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A question about mutations
Sep 7, 2004

Are there HIV mutations that are known to be harmless? Do we know which ones they are. Also when mutations naturally occur, can you naturally have one or two that are M184V or K103N or do those occur ONLY when you are on treatment. Which are the mutations then that naturally occur in your body? Do we know their names?

Response from Dr. Sherer

Yes, there are many mutations that have not been associated with any alteration in the virologic, immunologic, or clinical response to therapy, and thus that appear to be harmless. These are called 'polymorphisms'.

Two facts result in a high frequency of mutations in all possible locations of the HIV genome. First, HIV is a high volume infection, with 10 billion virons produced daily; and second, HIV replication is a sloppy, highly error-prone process, with mutations occurring every 10,000 cycles. If you do the math, you can see that thousands of mutations (or 'polymorphisms')are produced daily, and many pairs of mutations also occur.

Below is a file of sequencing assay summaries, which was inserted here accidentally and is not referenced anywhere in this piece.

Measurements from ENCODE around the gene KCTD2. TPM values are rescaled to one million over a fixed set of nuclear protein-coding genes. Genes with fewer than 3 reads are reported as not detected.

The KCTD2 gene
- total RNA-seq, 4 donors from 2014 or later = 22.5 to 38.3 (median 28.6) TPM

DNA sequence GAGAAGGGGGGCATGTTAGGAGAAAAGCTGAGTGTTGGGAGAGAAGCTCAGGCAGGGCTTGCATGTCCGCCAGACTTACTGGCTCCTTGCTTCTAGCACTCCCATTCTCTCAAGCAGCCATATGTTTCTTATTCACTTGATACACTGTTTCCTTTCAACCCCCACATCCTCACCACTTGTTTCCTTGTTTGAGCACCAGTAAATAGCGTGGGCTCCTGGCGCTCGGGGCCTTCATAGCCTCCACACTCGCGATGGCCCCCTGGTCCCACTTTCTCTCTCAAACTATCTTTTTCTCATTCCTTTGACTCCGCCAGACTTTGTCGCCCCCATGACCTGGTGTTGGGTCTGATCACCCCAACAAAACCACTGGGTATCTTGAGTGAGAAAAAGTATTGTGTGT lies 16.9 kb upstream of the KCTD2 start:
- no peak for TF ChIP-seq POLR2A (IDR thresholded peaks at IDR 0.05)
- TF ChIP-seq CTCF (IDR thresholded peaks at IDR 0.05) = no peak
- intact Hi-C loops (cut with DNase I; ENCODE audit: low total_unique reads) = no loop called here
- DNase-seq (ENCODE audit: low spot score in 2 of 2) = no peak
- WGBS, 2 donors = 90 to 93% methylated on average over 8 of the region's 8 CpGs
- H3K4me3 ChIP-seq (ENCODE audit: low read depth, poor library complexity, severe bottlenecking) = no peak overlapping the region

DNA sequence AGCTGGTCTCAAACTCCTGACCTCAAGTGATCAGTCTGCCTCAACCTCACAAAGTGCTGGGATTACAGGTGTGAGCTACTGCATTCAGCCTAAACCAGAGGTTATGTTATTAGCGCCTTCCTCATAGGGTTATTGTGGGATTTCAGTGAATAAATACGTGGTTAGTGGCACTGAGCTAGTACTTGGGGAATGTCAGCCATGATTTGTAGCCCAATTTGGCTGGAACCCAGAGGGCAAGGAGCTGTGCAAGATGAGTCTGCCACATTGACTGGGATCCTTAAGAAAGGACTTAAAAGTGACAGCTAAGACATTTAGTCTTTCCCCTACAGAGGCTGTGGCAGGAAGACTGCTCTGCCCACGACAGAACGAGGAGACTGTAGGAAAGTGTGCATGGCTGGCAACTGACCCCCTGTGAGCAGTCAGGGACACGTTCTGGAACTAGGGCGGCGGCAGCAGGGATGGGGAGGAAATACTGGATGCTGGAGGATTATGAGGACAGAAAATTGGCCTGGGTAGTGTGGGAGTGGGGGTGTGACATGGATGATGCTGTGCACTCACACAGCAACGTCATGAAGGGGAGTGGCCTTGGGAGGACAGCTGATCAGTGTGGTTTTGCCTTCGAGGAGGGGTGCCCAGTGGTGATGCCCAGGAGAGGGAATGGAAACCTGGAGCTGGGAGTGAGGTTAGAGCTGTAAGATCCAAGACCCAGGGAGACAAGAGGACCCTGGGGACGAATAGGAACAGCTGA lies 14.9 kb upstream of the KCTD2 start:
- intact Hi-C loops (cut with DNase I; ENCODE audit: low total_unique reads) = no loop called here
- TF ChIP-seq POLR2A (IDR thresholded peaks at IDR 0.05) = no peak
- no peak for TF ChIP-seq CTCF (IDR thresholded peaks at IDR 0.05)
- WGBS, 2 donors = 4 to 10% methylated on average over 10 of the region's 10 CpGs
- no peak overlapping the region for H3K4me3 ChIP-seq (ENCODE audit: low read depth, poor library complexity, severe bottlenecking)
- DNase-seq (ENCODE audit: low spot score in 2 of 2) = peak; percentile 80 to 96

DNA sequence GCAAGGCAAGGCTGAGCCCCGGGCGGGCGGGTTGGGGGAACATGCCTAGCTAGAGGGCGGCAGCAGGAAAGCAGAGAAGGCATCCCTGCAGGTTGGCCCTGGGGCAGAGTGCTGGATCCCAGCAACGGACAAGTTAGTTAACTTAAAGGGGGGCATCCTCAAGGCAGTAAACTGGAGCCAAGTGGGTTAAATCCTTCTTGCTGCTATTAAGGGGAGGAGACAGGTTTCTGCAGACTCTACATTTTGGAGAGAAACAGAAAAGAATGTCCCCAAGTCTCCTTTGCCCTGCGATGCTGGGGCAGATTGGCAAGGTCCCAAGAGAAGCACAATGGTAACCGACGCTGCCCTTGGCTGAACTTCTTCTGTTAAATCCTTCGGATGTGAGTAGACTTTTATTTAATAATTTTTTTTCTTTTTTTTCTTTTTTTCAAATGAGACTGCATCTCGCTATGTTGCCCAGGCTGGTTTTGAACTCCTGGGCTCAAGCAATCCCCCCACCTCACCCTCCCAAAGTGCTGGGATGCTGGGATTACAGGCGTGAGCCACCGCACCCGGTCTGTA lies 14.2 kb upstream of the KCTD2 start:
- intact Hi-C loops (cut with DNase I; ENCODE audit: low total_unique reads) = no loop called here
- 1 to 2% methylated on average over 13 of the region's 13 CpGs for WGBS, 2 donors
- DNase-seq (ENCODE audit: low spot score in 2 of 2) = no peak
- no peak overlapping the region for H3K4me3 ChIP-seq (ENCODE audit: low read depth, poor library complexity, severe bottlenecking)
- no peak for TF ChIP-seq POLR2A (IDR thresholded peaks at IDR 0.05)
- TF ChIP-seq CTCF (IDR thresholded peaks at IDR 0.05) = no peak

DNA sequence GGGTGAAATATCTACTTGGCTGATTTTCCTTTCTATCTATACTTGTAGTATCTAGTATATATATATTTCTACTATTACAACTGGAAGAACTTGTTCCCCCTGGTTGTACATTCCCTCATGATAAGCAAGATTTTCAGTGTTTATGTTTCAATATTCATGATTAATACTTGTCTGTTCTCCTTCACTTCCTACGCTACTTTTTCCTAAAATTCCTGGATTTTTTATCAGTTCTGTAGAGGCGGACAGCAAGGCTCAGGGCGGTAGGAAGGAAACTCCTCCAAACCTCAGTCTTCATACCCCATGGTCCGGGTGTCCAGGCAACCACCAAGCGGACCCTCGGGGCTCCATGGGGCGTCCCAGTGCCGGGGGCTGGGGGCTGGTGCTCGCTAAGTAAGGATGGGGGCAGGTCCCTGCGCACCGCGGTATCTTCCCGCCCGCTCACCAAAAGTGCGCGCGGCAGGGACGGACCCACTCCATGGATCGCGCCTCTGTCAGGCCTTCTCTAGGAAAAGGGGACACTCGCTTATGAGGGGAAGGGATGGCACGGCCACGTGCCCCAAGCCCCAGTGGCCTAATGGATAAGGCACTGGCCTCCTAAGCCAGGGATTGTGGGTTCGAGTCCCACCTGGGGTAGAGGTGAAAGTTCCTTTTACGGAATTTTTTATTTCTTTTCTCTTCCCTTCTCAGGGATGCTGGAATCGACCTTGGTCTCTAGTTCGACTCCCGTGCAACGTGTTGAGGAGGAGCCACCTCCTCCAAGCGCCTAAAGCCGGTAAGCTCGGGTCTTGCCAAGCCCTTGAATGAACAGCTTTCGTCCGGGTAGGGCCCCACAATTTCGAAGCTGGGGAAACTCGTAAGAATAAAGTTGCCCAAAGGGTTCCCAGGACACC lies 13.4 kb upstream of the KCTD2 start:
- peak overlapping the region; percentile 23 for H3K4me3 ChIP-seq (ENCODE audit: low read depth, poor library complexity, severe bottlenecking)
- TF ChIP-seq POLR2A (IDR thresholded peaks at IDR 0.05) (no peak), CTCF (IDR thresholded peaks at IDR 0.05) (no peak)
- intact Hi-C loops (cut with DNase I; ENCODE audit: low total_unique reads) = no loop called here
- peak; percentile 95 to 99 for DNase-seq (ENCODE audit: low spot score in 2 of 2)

So, yes, it is reasonable to expect that virus containing the M184V and the K103N are produced along with the many other polymorphism-containing viruses. Polymorphisms can be named in the same way we do the mutations that are associated with clinical resistance to medications.

A word of caution: I am reluctant to assert that all of these polymorphisms are 'harmless'. So far, we have not observed a negative impact on response to treatment in their presence, but there is still much that we don't know about drug resistance. We can only say that we haven't defined a negative role for polymorphisms at this time.

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